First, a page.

PIMCO, Towers Watson, Tesco Pension Investment, Association of Investment Companies, Barnett Waddingham, Insight Investment, Investec Asset Management, Carmignac Gestion Group, General Atlantic, KNEIP, Equiniti, Alliance Trust InvestmentsPIMCO – Chief executive and co-CIO Mohamed El-Erian has stepped down and will leave the company in mid-March. No reasons were given for his departure. Douglas Hodge, managing director and COO, will take over as chief executive. Andrew Balls, a managing director of the London office, and Daniel Ivascyn, a managing director at the Newport Beach office, will serve as his deputies. PIMCO’s founder William Gross will continue as CIO. Craig Dawson, a managing director and current head of PIMCO Germany, Austria, Switzerland and Italy, will become head of strategic business management.Towers Watson – Jane Murray has been appointed managing director of Technology and Administration Solutions (TAS). She was formerly UK client services director and joined Towers Watson – then Watson Wyatt – in April 1996. As part of other structural changes at the consultancy, Richard Sard is now head of client services for TAS, while Colin Fowler has been appointed as TAS professional excellence leader for the EMEA.Tesco Pension Investment – David Brickman has joined the supermarket’s pension manager, in charge of credit. He will report to Jon Cunliffe, head of fixed income, according to a Tesco spokesperson. Brickman most recently worked at Aerion Fund Management and was head of European credit strategy at Lehman Brothers for four years prior to the bank’s collapse in 2008. Before joining the investment bank, he spent nearly three years at BNP Paribas. Association of Investment Companies (AIC) – Simon Crinage, managing director and head of investment trusts at JP Morgan Asset Management, and Harry Morgan, head of private investment management at Thomas Miller Investment, have been appointed to the board. David Barron and Gill Nott have retired following 10 years of service each. Peter Arthur and David Thorp have been re-elected and remain deputy chairmen, along with Chris Russell.Barnett Waddingham – Paul Latimer has been appointed head of pension administration at the UK-based consultancy. He succeeds fellow partner Nuala Hedges, who stepped down from the position at the end of 2013. Latimer, who has worked at Barnett Waddingham for 27 years, was promoted to partner in 2004. He is also currently chairman and membership secretary of the NAPF North London group.Insight Investment – Tarik Ben-Saud has been appointed head of Asset Solutions in a newly created position. Ben-Saud previously worked for 15 years at BlackRock and predecessor firm Barclays Global Investors as head of LDI and client strategy. Before then, he managed the index equity strategy and derivatives teams.Investec Asset Management – Marco Orsi has been appointed Italian sales director, supporting the company’s expansion in both the institutional and adviser channels. He joins from Allianz Global Investors, where he was head of retail distribution for Italy. Before then, he held a similar role for Italy, Greece, Turkey, Malta and Cyprus at BNP Paribas Asset Management.Carmignac Gestion Group – Michael Hulme has joined as a commodity equities fund manager, assuming control of the €670m Carmignac Commodities fund. He takes over from David Field, who has taken a sabbatical. Before joining Carmignac Gestion, Hulme managed the Lombard Odier Global Energy fund.General Atlantic – Jan-Michiel Hessels, former chairman of NYSE Euronext, has joined the firm as a special adviser in Europe based in the Netherlands. Hessels currently sits on the board at IntercontinentalExchange Group and on the supervisory board at Royal Boskalis Westminster.KNEIP – The service provider for the production and disclosure of legal, regulatory and contractual information for the fund industry has appointed Stephanie Noel as head of operations. She joined KNEIP in 2001 as a client service coordinator.Equiniti – Suzie Rudzitis has been appointed managing director of Equiniti Pension Services. She succeeds Paul Bingham, who has stepped down after a decade in the role. Rudzitis joins from Berwin Leighton Paisner, where she was COO of the Managed Legal Services division.Alliance Trust Investments – Dan Daldry has been appointed co-manager of the Dynamic Bond and Monthly Income Bond funds, while Kenny Watson will assume a co-management role for the Sustainable Corporate Bond fund. Both joined Alliance Trust Investment’s fixed income team recently.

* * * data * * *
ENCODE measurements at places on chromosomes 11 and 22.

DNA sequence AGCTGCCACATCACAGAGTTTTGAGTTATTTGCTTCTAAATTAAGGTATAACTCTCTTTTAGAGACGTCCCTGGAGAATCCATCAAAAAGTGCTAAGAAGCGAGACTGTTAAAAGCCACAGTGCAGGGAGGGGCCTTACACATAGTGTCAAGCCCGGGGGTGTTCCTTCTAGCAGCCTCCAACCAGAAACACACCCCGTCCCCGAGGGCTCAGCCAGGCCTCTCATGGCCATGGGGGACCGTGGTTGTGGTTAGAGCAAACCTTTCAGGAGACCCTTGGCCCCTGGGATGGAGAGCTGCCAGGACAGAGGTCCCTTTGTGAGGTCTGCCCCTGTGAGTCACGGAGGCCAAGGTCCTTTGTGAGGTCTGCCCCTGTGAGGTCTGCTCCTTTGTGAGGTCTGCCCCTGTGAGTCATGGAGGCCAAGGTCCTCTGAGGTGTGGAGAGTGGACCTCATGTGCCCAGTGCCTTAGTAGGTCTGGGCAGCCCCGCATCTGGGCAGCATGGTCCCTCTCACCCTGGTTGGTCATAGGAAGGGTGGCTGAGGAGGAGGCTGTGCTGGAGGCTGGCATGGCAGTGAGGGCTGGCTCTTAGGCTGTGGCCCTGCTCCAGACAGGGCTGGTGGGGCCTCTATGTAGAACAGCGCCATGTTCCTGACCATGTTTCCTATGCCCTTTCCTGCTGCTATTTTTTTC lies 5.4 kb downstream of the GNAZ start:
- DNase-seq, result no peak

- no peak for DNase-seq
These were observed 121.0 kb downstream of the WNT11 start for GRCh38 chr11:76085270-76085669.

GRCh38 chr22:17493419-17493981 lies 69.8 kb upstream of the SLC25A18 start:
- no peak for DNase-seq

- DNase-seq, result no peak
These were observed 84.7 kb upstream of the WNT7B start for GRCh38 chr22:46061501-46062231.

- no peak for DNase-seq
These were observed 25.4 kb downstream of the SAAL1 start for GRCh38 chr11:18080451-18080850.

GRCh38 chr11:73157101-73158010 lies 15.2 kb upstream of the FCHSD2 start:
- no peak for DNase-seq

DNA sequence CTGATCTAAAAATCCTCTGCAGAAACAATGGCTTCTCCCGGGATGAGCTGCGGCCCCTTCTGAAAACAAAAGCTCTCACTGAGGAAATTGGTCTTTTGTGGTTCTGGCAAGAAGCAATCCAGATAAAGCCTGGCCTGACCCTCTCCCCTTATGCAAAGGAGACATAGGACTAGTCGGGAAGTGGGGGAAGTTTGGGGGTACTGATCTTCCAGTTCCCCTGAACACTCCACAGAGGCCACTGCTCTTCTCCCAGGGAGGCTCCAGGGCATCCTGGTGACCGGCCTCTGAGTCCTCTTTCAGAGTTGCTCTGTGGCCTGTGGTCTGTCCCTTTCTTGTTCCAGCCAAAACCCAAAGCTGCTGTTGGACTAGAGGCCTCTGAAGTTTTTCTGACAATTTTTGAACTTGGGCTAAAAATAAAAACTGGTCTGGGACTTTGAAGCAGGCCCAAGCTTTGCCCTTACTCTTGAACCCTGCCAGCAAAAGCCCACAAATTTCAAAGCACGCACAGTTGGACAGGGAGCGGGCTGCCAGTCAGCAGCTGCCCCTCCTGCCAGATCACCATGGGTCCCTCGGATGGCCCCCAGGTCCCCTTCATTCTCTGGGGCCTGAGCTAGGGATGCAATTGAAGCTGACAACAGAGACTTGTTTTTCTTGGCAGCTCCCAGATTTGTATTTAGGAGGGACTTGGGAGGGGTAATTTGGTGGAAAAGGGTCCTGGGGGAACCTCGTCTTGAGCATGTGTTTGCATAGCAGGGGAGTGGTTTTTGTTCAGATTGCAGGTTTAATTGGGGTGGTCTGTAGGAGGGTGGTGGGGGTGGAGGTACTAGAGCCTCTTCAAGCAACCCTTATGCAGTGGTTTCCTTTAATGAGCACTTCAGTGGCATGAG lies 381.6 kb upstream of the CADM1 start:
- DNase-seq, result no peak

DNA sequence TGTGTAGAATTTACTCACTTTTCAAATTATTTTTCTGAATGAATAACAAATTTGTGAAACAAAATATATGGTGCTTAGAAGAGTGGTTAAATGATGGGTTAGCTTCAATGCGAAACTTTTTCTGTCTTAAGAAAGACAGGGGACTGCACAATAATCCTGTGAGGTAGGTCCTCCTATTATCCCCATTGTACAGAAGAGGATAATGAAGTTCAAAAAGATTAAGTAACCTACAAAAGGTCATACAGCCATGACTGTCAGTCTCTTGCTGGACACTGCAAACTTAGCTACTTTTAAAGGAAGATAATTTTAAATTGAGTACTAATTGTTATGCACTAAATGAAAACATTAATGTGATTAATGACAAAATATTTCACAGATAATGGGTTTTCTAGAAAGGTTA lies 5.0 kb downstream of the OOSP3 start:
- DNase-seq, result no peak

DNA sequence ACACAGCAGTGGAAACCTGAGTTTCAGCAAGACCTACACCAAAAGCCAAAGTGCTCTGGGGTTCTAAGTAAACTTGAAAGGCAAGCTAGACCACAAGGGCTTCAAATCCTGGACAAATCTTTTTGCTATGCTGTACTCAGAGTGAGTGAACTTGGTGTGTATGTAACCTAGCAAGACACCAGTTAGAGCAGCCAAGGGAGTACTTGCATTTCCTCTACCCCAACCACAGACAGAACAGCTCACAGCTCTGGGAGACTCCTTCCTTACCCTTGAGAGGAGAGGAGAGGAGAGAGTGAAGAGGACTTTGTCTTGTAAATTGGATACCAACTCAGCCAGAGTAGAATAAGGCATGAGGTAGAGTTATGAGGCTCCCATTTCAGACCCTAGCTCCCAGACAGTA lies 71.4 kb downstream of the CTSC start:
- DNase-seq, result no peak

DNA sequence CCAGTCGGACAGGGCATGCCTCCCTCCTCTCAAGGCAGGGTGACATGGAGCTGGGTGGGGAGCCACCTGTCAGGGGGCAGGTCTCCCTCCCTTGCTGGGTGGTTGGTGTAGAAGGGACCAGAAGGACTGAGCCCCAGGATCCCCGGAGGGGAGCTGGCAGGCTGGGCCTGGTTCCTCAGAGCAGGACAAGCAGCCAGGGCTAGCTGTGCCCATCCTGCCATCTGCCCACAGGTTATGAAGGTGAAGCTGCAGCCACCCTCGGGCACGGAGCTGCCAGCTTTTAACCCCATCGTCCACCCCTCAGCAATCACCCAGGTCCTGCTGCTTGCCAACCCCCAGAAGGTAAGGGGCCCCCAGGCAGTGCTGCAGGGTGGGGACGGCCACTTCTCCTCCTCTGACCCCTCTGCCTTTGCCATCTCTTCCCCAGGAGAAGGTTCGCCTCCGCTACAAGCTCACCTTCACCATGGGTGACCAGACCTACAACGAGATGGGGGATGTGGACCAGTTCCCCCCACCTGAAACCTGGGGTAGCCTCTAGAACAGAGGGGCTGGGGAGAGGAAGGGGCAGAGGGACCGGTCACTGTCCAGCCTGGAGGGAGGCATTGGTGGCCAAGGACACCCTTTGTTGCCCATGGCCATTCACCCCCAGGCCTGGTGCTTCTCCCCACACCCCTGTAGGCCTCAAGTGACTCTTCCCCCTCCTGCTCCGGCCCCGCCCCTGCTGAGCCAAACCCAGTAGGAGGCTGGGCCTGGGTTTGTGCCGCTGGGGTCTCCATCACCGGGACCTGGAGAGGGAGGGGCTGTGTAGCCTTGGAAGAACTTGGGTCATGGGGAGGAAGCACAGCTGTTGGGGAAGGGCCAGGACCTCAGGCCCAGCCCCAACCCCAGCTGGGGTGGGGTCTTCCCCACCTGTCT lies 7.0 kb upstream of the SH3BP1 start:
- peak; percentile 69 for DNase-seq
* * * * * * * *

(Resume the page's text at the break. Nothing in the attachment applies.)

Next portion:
The UK’s Local Pensions Partnership (LPP) has launched its first asset-class fund, with the pooling of its founding investors’ equity holdings resulting in the number of external managers being whittled down to three as four from Lancashire County Pension Fund’s side were dropped. The new fund is a £5bn (€5.5bn) global equity fund, which comprises the pooled holdings of its main clients the Lancashire County Pension Fund (LCPF) and the London Pensions Fund Authority (LPFA). The Royal County of Berkshire Pension Fund has not added its holdings to the equity pool, as it has not yet formally joined the LPP, a spokesman at the partnership told IPE.Berkshire is to do so early next year. Around 40% of the Global Equity Fund comprises equities managed internally, with the remainder being managed by MFS Investment Management, Robeco and Magellan, according to a statement from LPP.As at 31 March, the £6bn LCPF had five external public equity managers – Baillie Gifford, Natixis Global Asset Management (NGAM), MFS, Morgan Stanley and Robeco – and two UCITS funds managed by AGF Investments and Magellan Financial Group.The LPFA, in turn, had some £2bn of exposures to public equities as at the end of August this year, with MFS responsible for around half that.It brought the majority of its equity portfolio in-house in 2014; the in-house investments stood at £1bn before the pooling, IPE understands.This indicates that four external managers lost mandates as a result of the pooling, mainly from the LCPF’s side: Baillie Gifford, NGAM, Morgan Stanley and AGF.The LPFA brought the majority of its equity portfolio in-house in 2014. The LPP spokesman said: “We have dropped some existing managers and given larger mandates to the three on the release whom we feel share our investment philosophy.”First in a seriesIts global equity fund is the first in a series of asset class funds that LPP Investments (LPPI), the FCA-approved operator of the Authorised Contractual Scheme (ACS), intends to launch, according to LPP.The local government pension scheme organisation said it was planning to launch funds for fixed income, total return and property.Investments in more illiquid assets such as private equity, infrastructure and credit are being consolidated under special-purpose vehicles over the next six months, it added.The LPP said the new equities portfolio “provides a significant reduction in overall costs for each of the founding investors while also maintaining and improving expected investment outcomes”.The entry into force on 1 November of new UK investment regulations for local authority pension funds paved the way for the launch of the global equity fund, according to the LPP.Susan Martin, chief executive at the LPP, said: “Following our FCA and ACS approval, we have been waiting for the government to change the LGPS investment regulations. There are now no barriers to physically pooling our assets and launching the fund.”The LPP is one of the eight local government pension scheme pools that are at various stages of development in the UK.Like the London CIV, it pre-dates the government’s instruction for administering local authorities to pool pension scheme assets and is relatively far advanced.It obtained FCA approval in April 2016, at which point a spokesman had indicated to IPE that equities could be the first asset class where holdings would be pooled.The LPP sees itself as a pension services organisation and thus more than an asset pool.The venture also has a pensions administration company, LPP Administration.It does not yet have the £25bn in assets that the UK’s Department for Communities and Local Government has set out as a goal for the LGPS asset pools, but it is confident about being able to attract further clients.